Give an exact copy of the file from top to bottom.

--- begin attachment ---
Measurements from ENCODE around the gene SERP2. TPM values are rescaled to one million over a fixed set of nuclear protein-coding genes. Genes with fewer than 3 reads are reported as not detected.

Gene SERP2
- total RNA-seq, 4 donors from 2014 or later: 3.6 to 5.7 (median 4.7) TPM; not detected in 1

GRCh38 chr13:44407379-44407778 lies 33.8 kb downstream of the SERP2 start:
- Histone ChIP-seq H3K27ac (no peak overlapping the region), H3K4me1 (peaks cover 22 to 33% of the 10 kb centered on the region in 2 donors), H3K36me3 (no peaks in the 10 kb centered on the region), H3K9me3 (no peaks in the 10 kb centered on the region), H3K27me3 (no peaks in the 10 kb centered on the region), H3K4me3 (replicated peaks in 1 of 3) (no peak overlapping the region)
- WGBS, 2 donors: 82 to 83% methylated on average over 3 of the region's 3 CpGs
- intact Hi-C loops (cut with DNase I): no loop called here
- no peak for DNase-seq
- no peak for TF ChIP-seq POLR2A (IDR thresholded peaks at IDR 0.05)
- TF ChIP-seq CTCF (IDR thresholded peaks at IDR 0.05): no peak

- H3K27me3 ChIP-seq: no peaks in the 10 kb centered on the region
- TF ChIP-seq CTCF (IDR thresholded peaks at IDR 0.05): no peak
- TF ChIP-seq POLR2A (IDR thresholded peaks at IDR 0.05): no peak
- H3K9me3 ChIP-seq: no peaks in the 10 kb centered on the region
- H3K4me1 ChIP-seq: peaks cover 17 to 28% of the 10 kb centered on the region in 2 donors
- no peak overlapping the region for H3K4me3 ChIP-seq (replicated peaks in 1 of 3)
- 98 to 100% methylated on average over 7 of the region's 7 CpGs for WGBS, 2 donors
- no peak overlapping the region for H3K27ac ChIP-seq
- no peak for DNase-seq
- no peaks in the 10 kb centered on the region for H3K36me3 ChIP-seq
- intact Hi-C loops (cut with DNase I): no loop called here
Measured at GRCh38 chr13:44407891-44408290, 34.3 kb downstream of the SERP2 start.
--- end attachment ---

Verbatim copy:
Measurements from ENCODE around the gene SERP2. TPM values are rescaled to one million over a fixed set of nuclear protein-coding genes. Genes with fewer than 3 reads are reported as not detected.

Gene SERP2
- total RNA-seq, 4 donors from 2014 or later: 3.6 to 5.7 (median 4.7) TPM; not detected in 1

GRCh38 chr13:44407379-44407778 lies 33.8 kb downstream of the SERP2 start:
- Histone ChIP-seq H3K27ac (no peak overlapping the region), H3K4me1 (peaks cover 22 to 33% of the 10 kb centered on the region in 2 donors), H3K36me3 (no peaks in the 10 kb centered on the region), H3K9me3 (no peaks in the 10 kb centered on the region), H3K27me3 (no peaks in the 10 kb centered on the region), H3K4me3 (replicated peaks in 1 of 3) (no peak overlapping the region)
- WGBS, 2 donors: 82 to 83% methylated on average over 3 of the region's 3 CpGs
- intact Hi-C loops (cut with DNase I): no loop called here
- no peak for DNase-seq
- no peak for TF ChIP-seq POLR2A (IDR thresholded peaks at IDR 0.05)
- TF ChIP-seq CTCF (IDR thresholded peaks at IDR 0.05): no peak

- H3K27me3 ChIP-seq: no peaks in the 10 kb centered on the region
- TF ChIP-seq CTCF (IDR thresholded peaks at IDR 0.05): no peak
- TF ChIP-seq POLR2A (IDR thresholded peaks at IDR 0.05): no peak
- H3K9me3 ChIP-seq: no peaks in the 10 kb centered on the region
- H3K4me1 ChIP-seq: peaks cover 17 to 28% of the 10 kb centered on the region in 2 donors
- no peak overlapping the region for H3K4me3 ChIP-seq (replicated peaks in 1 of 3)
- 98 to 100% methylated on average over 7 of the region's 7 CpGs for WGBS, 2 donors
- no peak overlapping the region for H3K27ac ChIP-seq
- no peak for DNase-seq
- no peaks in the 10 kb centered on the region for H3K36me3 ChIP-seq
- intact Hi-C loops (cut with DNase I): no loop called here
Measured at GRCh38 chr13:44407891-44408290, 34.3 kb downstream of the SERP2 start.